In our wonderful democracy, citizens have many avenues for expressing anger and dissent with government actions
Threats, violence and vandalism are not on that list, and leaders of both parties, as well as the nation’s political commentators, should take a strong stand to quell this activity across America.
A brick bearing “anti-Obama rhetoric” shattered a floor-to-ceiling window at the Sedgwick County Democratic headquarters in Wichita last weekend. It was just one of several similar incidents across the country, apparently inspired by a former Alabama militia leader who said the action was meant to “get everyone’s attention.”
Since the weekend vote approving health care reform, several members of Congress — and some of their relatives, by mistake — have received hateful, obscene, threat-filled phone and fax messages. In Virginia, vandals cut a propane line at the home of Rep. Tom Perriello’s brother after his address was posted online by activists who apparently mistook it for the home of the congressman who voted in favor of health care reform.
It doesn’t matter what party you’re in or whether you favor or vehemently oppose the health care legislation that was passed last weekend. Threatening the health and welfare of your political opponents is not how Americans should act.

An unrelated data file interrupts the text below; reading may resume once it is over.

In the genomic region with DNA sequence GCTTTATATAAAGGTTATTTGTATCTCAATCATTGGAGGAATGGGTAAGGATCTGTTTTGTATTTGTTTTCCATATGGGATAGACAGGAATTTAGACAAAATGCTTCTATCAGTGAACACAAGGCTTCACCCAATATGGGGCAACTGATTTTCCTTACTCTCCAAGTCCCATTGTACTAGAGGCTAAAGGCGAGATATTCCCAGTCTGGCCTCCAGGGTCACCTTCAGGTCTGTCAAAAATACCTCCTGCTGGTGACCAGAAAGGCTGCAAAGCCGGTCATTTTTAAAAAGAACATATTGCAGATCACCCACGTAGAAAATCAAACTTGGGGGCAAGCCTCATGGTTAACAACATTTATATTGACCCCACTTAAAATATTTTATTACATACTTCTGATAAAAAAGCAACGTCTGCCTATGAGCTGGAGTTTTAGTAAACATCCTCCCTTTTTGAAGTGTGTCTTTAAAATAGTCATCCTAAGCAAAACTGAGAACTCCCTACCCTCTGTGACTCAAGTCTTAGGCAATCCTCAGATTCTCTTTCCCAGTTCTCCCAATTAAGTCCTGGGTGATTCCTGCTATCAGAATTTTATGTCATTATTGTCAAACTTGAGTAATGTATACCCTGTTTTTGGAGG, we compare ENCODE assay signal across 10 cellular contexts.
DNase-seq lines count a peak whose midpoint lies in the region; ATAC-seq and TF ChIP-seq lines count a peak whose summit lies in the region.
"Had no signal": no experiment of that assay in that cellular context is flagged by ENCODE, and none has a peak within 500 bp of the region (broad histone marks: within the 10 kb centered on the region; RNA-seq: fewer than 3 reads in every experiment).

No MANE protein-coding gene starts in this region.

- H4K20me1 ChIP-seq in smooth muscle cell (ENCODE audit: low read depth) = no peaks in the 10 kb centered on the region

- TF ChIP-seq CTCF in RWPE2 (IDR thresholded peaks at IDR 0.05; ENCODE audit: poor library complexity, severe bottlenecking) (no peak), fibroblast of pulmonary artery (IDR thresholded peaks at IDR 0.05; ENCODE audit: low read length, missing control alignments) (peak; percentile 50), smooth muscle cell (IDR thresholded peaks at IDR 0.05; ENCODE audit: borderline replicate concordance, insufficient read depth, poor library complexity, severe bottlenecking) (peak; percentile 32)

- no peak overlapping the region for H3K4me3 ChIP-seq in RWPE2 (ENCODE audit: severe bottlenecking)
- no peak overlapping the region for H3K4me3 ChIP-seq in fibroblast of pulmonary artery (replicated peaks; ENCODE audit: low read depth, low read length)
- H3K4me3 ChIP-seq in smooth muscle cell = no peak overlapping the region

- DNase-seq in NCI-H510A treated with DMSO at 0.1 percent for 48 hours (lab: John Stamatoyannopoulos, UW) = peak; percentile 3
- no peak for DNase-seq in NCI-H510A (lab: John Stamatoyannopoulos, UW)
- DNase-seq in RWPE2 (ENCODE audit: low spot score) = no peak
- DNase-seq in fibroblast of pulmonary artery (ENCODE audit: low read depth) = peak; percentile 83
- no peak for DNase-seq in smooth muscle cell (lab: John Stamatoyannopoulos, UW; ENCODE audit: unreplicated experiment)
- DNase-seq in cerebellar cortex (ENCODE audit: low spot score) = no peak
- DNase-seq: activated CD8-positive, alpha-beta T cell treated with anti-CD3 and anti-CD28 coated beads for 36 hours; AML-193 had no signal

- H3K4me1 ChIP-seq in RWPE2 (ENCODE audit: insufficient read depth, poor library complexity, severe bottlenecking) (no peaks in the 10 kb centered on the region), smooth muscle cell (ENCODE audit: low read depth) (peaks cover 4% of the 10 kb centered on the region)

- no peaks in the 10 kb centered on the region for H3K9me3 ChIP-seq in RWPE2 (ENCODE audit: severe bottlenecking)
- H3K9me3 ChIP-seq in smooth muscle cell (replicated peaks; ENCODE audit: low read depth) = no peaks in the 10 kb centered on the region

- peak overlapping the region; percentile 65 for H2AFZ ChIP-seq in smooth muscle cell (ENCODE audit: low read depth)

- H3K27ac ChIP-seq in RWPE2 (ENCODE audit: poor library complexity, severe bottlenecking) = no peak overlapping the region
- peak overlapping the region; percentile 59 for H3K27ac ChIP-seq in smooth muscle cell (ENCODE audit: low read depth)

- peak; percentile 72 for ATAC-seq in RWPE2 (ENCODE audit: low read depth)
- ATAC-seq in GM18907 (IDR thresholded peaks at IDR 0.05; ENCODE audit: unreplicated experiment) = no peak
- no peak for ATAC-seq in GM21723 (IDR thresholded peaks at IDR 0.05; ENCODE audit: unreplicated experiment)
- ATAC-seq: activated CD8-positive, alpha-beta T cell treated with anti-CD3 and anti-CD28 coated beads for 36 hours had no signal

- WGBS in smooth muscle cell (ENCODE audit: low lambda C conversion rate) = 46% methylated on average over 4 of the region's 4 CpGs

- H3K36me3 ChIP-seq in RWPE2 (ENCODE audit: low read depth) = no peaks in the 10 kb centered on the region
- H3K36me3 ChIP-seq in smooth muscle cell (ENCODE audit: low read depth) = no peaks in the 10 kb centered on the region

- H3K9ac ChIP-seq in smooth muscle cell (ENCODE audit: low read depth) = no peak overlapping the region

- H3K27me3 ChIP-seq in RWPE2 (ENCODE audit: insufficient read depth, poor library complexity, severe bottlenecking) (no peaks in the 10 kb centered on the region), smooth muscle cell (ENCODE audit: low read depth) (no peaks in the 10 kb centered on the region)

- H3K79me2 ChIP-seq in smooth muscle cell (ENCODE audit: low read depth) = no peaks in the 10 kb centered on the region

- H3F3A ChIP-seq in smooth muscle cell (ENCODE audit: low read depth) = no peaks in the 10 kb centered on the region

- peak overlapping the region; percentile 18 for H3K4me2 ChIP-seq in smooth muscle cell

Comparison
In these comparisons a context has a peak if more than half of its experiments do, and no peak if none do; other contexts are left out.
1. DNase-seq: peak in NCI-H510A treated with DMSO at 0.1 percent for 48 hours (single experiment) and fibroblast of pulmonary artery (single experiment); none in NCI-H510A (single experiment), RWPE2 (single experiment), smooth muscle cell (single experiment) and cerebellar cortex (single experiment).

Members of Congress, from both sides of the aisle, have decried the current wave of threats and vandalism. “It is unacceptable in America,” said Sen. John McCain, R-Ariz., who urged angry citizens to work for change through the political system by registering voters and campaigning for candidates. That’s the right way to do it. At the same time, public officials and political commentators need to be aware of the tone of their rhetoric. A war of words is one thing, but they should be careful not to encourage physical violence or destruction of property.
Both Democrats and Republicans are targets of the current activity, but violent expressions of protest are wrong whether they are led by Republicans, Democrats, liberals, conservatives or any splinter group thereof. Lawrence had its own experience with that kind of violence during anti-war demonstrations in the 1960s. It was wrong then, and it’s wrong now.
It’s disturbing to read about the profane, violent threats being received by some members of Congress and their families. Fortunately, no one has been physically injured, but the potential for some unbalanced person to act on one of these threats will continue to grow unless the nation can dial back its violent rage. American leaders don’t have to defend the recently passed health care bill, but they must defend the democratic system that allows us to disagree and work through difficult issues without resorting to violence.